I won't try to explain the relationship between the Denver Games, Genghis Con, ARMADA, and the Regatta. I did enough of that in my discussion of WDC history. Just let me say that everybody I came in contact with, except for those that already know and hate me, seemed friendly and went out of their way to be helpful. That was true everywhere I went in Denver.
And so, we gathered up on the roof of the Hyatt in our ivory tower or cloud coo-coo land, to once again enjoy the annual letting of blood and venting of hot air that is that most unique of gaming events, a WDC.
Friday, the 14th, began with a sort of prelude to the main event, with a beginners game, a reception for the overseas players, and an orientation for new players. All of these events took place as various staffers and volunteers hung flags, put up placards with Diplomacy themed quotations, set up displays of the prizes and trophies the winners (and a few losers) would take home, and generally turned a rather stark and cold room into a hot bed of intrigue and back stabbing. Slowly at first and then with a quickening pace the rooms started to fill up. Its always amazed me what heat and noise a group of Dippers and a few beers can generate. It was good to see old friends, some of whom I've known for over thirty years now, as well as finally meet some people I'd been corresponding with on the internet because of TDP. One big surprise was getting to finally meet Bob Hartman who I knew from way, way back in the postal Dip hobby Golden Age.
The First Round was played on Friday evening and as Manus began reading (shouting) out the table and board assignments I realized, like others I suppose, that he actually had managed to pull it off --- he had persuaded a good number of the world's top players to come to Denver in the middle of winter! Now there's a con (double entr intended) for the ages!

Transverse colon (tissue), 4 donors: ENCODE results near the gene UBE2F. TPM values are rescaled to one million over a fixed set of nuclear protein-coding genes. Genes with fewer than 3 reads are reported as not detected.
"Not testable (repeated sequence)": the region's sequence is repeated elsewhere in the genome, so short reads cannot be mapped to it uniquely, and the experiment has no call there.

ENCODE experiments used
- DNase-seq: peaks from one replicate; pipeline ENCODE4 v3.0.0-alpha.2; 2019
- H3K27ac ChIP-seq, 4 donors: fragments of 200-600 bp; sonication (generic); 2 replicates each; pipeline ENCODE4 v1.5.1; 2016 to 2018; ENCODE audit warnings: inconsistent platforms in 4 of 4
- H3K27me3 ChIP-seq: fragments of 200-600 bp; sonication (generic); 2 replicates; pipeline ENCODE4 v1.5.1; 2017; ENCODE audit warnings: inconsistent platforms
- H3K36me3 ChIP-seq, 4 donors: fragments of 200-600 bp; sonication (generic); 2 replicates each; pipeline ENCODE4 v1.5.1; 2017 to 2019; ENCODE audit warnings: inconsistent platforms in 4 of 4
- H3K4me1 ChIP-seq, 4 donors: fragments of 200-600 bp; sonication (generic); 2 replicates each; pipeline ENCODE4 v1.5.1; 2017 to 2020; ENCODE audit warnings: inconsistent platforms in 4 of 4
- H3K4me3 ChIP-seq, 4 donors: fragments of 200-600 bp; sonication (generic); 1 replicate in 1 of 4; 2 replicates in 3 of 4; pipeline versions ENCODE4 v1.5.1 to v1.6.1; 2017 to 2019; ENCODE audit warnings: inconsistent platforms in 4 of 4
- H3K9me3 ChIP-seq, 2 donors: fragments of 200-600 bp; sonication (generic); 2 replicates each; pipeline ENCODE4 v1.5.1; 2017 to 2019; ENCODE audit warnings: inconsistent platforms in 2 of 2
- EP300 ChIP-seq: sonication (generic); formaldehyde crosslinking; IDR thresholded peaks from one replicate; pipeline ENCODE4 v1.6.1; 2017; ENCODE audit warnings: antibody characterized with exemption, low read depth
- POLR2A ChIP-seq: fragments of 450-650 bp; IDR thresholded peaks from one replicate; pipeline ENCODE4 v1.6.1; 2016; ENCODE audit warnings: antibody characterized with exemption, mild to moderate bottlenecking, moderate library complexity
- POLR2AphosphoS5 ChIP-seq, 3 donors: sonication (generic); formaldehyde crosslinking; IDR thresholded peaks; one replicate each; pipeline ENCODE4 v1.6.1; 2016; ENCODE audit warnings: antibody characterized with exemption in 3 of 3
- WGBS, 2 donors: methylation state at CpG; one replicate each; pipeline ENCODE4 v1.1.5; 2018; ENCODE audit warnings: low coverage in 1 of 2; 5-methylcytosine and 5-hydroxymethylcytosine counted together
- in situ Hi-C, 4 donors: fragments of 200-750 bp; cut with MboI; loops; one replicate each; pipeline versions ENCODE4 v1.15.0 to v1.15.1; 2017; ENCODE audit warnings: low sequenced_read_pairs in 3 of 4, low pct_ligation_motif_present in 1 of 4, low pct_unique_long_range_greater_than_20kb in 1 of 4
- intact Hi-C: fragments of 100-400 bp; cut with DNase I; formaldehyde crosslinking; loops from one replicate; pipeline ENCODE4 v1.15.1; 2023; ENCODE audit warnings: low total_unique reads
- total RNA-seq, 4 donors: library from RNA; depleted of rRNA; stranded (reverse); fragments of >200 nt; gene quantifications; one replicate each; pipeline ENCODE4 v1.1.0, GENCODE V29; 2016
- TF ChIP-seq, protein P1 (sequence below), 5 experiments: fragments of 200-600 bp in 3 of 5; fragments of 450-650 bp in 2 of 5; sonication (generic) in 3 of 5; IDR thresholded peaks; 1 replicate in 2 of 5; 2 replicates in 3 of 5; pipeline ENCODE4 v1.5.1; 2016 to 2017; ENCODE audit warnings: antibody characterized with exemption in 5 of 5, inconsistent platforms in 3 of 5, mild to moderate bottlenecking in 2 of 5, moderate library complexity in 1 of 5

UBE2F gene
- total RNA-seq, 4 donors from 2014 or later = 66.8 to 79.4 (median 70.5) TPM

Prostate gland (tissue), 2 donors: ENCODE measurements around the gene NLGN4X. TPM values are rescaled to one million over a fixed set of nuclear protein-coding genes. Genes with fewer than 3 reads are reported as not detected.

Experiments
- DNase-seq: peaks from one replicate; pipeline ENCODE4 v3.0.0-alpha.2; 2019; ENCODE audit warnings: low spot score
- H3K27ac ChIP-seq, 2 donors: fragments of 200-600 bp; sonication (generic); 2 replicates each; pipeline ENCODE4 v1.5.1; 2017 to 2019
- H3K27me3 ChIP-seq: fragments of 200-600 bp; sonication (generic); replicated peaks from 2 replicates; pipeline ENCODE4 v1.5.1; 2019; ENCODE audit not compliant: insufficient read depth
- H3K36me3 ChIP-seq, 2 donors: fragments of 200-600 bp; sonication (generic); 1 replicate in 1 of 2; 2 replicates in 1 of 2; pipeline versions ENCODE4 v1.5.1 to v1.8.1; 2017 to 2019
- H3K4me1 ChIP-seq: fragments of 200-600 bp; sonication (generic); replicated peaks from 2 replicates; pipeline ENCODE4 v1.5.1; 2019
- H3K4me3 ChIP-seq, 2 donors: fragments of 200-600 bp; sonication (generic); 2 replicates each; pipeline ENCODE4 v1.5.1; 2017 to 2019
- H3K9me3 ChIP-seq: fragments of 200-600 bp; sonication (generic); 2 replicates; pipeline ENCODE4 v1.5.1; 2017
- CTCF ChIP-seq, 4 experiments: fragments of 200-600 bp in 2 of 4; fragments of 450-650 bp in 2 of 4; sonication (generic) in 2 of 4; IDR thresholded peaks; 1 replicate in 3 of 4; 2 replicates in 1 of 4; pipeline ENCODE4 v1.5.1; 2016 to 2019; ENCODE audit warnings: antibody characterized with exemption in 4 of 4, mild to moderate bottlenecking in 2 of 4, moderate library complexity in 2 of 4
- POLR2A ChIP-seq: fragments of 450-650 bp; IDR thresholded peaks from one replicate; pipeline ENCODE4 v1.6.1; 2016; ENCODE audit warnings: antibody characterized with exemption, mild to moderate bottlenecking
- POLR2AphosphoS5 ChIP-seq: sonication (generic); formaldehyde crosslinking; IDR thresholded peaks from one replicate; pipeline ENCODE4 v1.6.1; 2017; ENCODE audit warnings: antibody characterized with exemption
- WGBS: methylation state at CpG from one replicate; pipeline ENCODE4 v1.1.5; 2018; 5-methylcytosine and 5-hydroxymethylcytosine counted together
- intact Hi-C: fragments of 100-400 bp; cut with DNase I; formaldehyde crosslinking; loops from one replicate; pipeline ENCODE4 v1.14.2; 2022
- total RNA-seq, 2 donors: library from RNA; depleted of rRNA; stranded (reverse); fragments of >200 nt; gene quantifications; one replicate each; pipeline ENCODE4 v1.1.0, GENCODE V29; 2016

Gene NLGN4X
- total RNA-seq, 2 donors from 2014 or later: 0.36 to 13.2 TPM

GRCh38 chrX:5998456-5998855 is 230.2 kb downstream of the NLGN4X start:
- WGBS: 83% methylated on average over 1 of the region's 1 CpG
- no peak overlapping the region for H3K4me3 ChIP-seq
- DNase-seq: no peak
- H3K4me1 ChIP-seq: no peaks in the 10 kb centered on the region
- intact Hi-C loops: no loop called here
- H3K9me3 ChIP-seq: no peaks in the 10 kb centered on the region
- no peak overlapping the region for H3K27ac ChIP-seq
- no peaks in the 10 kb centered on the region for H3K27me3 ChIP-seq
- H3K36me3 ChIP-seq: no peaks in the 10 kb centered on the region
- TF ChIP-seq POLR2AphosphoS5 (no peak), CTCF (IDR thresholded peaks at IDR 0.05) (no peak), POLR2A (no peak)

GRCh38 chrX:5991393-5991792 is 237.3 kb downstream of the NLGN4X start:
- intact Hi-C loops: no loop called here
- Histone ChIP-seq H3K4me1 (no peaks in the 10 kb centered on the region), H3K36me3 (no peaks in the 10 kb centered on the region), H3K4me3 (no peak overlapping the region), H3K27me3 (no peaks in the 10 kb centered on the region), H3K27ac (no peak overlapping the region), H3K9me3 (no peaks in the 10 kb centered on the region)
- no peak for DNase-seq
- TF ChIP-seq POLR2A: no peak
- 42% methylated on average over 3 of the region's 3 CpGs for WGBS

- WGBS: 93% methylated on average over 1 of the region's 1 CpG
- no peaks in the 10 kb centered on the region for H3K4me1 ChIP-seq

I was on Table 15 for that first round and, as has happened to me in the past, it turned out that my first game was momentous for several reasons, both personally and in terms of the tournament's final resorts. As England, I found myself being attacked by France, Germany and Russia right off the bat in 1901. Naturally I was doomed. The best I could do was try for a peeryhic victory by giving Liverpool and London to Germany and then watching him slowly crumble. It would turn out to be my worst performance of the tournament, ending up with a 3.03 score. Although not their best game, it would also turn out to be important for three other players on that board: Vincent Carry (who ended up as WDC champion) and Frank Johansen (who came in 3rd) picked up enough points (46.64 each) in that first game to see them into the top three spots. Although they had the same scores, it's hard to imagine two more different players than Vincent and Frank. Vincent is the quiet listener and tactical genius. Frank is always talking and negotiating! Pat Charlton would end up 8th in the tournament.
I was surprised by the Food & Beverage service the hotel offered. For the most part the food was quite good, when you could get it. But finding a place open to eat was often a problem. Some of the hotel food outlets closed early or never even opened. The service was also not up to the Hyatt standard, at least that I expect from Hyatt. On the other hand, it was, I'm sure, a franchise operation and most of the people working there had probably gotten their initial customer service training working in a McDonalds.
I'll defer my comments on the scoring system and "TDC" until later. Suffice it to say here that by Saturday morning prior to the beginning of Round II people were already discussing the six high scores from Round I. The consensus was that it would take two wins of some kind to win the championship. Those discussing the results and their implications seemed to be divided into three groups:
Round II saw me as the sacrificial Turkey on Table 11. There were some hobby big names on this board, including one former WDC champion, Chris Martin. I was the first one eliminated when I guessed wrong on who to ally with the first year and then was attacked by all my neighbors. By 1905 I was out (with a score of 5.10). Chris Martin's Germany and Herb Lutz's Russia were close behind. The game ended as a four way draw; which to me seemed a complete waste of time. Interestingly, none of those involved in the four-way ended up among the two two boards, but Chris Martin did finish rated 9th in the tournament. The number of wins was slightly less than the night before.